I’ve lived with my head in the sand these last few months. Hoping for a miracle, hiding from the truth…
In 2008, Election Day was my birthday and I hosted a watch party at the university with the College Democrats and Student Government. It was a big day and I was optimistic but even still I wasn’t prepared for the moment they called it. I can still remember the sigh of relief and pride that I felt knowing that America did it. We elected a black man president. It wasn’t the end of racism in America – heck, I believe it actually revealed how bad race relations are in this country – but it was an accomplishment.
As a fellow mixed person in America I feel a kinship to Barack. It’s not easy to be black and white – there are conflicts internally and in the outside world. The stereotypes so infuriatingly accepted by both races about what it means to be black are simply wrong. The color of our skin does not define us and it definitely does not limit us.
Growing up I was not comfortable in my own skin. I was not proud of my color or frizzy hair. I lacked role models that I could connect to and feel inspired by who resembled my appearance. It took two decades for that to change.
What the Obama presidency means to me is that young kids in America and around the world don’t have to feel the way I did in the 90s (and so many have felt in the decades before then). The world they will have memory of is completely different than the one I have. Barack isn’t an anomaly to them. He’s not a long-shot candidate. He was the president and he is black and now we have a president and he is white and the next president could be anyone. For kids 12 and under, Barack Obama isn’t a great accomplishment – he is simply a president.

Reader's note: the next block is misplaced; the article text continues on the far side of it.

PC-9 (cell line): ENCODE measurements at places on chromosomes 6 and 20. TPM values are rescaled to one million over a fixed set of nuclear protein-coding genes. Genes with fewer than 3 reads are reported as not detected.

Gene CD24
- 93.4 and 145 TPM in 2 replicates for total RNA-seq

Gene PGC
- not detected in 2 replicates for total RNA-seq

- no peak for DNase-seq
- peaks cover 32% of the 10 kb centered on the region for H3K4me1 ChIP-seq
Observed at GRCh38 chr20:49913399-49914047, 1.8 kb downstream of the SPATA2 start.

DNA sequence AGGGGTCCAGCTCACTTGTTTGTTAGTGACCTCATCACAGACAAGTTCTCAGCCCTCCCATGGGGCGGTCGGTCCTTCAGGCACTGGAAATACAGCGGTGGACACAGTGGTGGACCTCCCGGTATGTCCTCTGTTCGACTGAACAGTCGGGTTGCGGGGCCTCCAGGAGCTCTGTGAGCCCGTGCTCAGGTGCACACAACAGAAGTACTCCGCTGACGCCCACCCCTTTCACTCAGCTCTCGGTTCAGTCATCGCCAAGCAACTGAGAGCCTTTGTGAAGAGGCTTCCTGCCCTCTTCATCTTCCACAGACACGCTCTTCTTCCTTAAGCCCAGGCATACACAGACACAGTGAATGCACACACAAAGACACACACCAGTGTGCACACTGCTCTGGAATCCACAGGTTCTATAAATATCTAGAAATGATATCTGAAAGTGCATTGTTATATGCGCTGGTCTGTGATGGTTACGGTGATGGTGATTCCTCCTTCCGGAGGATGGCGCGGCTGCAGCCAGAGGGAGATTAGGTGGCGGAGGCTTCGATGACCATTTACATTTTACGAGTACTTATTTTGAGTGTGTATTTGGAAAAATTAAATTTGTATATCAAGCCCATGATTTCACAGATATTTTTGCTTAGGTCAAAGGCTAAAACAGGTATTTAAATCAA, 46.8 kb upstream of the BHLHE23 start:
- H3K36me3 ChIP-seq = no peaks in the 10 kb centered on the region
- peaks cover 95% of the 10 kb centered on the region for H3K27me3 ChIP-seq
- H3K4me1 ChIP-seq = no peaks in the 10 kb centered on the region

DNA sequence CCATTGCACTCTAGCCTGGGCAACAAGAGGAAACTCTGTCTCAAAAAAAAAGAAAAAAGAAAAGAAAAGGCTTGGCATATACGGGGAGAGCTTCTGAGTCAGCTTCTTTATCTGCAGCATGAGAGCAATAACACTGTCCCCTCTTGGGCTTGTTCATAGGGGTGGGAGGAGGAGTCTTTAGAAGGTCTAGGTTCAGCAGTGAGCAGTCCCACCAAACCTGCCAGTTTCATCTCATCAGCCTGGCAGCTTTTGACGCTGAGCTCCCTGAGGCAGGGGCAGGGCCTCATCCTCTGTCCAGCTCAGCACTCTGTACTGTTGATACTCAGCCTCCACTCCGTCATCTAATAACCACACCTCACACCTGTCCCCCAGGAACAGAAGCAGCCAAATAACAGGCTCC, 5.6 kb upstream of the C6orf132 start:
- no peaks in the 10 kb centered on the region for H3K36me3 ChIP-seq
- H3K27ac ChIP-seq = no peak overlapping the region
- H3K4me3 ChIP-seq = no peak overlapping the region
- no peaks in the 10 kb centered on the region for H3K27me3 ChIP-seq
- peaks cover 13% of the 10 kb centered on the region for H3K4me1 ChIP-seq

Like many I feel like we are headed for a Dark Age but I hold on to the thought that our youth were born into a different world than the rest of us. Perhaps this term is the last hurrah and the Millennials and those born after us will (finally) get it right.
“We may ask ourselves if we’ve shown enough kindness and generosity and compassion to the people in our lives… We recognize our own mortality, and are reminded that in the fleeting time we have on this earth, what matters is not wealth, or status, or power, or fame – but rather, how well we have loved, and what small part we have played in bettering the lives of others.” President Obama
I believe this message echos in the hearts and minds of people under 35. We want our lives to have meaning and purpose and we want to spend our time with the people we love.
Those are our priorities and our values and I hope it is what defines this generation.
For now, I hope and pray that we remember the respect and dignity that the Obamas brought to the White House and use that as the measuring stick for everyone who comes after – we must never lower the bar for there is too much at stake.